COP27: Activists ‘baffled’ that Coca-Cola will be sponsor

Climate activists are “baffled” over Egypt’s decision to have Coca-Cola – a major plastic producer – sponsor this year’s global climate talks. Campaigners told the BBC the deal undermines the talks, as the majority of plastics are made from fossil fuels. Coca-Cola said it “shares the goal of eliminating waste and appreciates efforts to raise awareness”.

This year’s COP27 UN climate talks are hosted by the Egyptian government in November in Sharm el-Sheikh.

Egypt announced it had signed the sponsorship deal last week.

At the signing, Coca-Cola Global Vice-President, Public Policy and Sustainability Michael Goltzman said: “Through the COP27 partnership, the Coca-Cola system aims to support collective action against climate change.”

But opposition to the decision has grown over the past week over Coca-Cola’s links to plastic pollution. Climate activists are accusing the company of “greenwashing” and more than 5,000 have now signed a petition calling for the decision to be reversed. 

The company admitted in 2019 that it uses three million tonnes of plastic packaging in a year. 

Found on every continent and in the oceans, plastic is a major source of pollution. Its production also contributes to global warming. Currently 99% of global plastic is produced from fossil fuels in a process called ‘cracking’ which produces greenhouse gas emissions and drives climate change. 

And in 2021, an audit from Break Free From Plastic named Coca-Cola as the world’s number one plastic polluter.

Mohammad Ahmadi of Earth Uprising International said: “This action by the COP27 presidency goes against the purpose of the conference.”

This was a sentiment echoed by Steve Trent, CEO of the Environmental Justice Foundation, who called on Egypt to reverse the decision.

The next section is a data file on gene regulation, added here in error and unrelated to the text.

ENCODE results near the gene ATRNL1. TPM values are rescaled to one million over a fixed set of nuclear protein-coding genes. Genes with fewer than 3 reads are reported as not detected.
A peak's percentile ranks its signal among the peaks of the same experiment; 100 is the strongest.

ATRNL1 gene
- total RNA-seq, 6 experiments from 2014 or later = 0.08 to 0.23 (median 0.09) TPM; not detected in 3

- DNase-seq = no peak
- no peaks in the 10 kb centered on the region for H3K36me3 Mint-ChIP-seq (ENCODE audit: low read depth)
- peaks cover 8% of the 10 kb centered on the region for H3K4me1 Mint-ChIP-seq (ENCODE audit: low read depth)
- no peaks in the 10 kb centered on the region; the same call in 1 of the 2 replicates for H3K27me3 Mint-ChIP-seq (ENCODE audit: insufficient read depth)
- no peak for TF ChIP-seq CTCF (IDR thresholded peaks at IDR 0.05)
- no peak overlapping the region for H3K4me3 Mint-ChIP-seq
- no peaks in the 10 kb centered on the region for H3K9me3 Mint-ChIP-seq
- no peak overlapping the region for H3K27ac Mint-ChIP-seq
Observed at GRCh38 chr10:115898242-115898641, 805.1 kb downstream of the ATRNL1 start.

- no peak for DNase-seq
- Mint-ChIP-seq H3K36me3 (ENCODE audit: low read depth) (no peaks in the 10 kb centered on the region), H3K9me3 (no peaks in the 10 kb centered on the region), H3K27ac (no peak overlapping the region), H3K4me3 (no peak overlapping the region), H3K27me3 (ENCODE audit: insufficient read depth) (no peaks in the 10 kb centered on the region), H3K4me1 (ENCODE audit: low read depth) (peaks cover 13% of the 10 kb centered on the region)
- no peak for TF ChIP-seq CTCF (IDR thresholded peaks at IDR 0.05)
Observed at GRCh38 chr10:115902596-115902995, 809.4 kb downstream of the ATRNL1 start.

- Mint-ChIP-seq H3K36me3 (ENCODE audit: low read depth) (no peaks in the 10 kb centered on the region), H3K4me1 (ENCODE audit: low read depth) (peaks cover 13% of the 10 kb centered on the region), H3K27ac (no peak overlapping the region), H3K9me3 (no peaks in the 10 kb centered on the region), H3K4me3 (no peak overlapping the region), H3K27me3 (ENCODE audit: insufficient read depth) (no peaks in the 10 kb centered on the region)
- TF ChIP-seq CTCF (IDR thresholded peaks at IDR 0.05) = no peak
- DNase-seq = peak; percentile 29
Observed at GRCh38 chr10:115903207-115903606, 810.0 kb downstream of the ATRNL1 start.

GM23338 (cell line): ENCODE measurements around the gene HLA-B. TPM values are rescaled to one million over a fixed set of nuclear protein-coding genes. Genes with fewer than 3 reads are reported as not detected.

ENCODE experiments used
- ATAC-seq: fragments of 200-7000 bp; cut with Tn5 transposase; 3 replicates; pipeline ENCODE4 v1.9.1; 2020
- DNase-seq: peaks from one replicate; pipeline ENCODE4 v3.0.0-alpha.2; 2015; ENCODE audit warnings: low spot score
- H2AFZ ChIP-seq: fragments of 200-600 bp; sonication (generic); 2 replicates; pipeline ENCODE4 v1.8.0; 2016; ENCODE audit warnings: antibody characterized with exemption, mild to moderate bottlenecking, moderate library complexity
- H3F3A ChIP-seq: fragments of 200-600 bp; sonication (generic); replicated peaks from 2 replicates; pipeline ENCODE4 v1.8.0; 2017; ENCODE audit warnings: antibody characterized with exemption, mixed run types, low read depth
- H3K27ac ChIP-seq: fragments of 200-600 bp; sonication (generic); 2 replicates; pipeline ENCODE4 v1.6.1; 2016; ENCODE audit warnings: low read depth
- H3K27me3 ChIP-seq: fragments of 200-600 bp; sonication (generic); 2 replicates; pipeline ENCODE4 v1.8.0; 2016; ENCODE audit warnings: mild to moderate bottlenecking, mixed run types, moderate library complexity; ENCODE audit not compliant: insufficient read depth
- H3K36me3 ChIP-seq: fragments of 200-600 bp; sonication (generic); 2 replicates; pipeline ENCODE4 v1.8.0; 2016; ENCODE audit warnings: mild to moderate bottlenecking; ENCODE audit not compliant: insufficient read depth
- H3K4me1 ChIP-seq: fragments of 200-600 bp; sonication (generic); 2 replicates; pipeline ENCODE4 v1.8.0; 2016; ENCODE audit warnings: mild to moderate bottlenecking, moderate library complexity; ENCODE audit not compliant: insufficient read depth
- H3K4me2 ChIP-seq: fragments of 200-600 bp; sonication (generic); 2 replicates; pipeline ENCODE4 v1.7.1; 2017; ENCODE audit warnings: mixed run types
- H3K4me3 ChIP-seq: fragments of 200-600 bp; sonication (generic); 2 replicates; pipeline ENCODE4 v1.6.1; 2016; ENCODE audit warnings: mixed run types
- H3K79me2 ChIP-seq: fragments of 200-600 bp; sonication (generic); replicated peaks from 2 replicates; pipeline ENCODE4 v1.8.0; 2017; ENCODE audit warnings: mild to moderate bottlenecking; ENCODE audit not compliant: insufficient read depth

Neither Egypt’s COP27 presidency nor UNFCCC – the UN’s climate change body – responded to the BBC’s request for comment on the sponsorship deal. 

Last year when the UK government hosted the climate talks, they banned fossil fuel companies from sponsoring the event.

Mr Trent said: “Coca-Cola’s whole business model is predicated on fossil fuels. They have made promises to improve recycling which have never been met.”

Coca-Cola told the BBC it recognised it needs to do more: “While we have made progress against our World Without Waste goals, we’re also committed to do more, faster.”

Climate activists the BBC spoke to were not only concerned about the signal the sponsorship sent, but also how it could affect the negotiations. 

Nyombi Morris, a climate activist from Uganda and a UNOCHA Ambassador, told the BBC: “When polluters dominate climate negotiations, we don’t get good results. As an African activist, I am concerned that more of our lakes are going to be filled with plastics again.”

Last year the BBC revealed the impact that plastic pollution by Coca-Cola was having on remote communities across the world.

Coca-Cola told the BBC that it remains committed to: “collect and recycle a bottle or can for every one we sell by 2030.”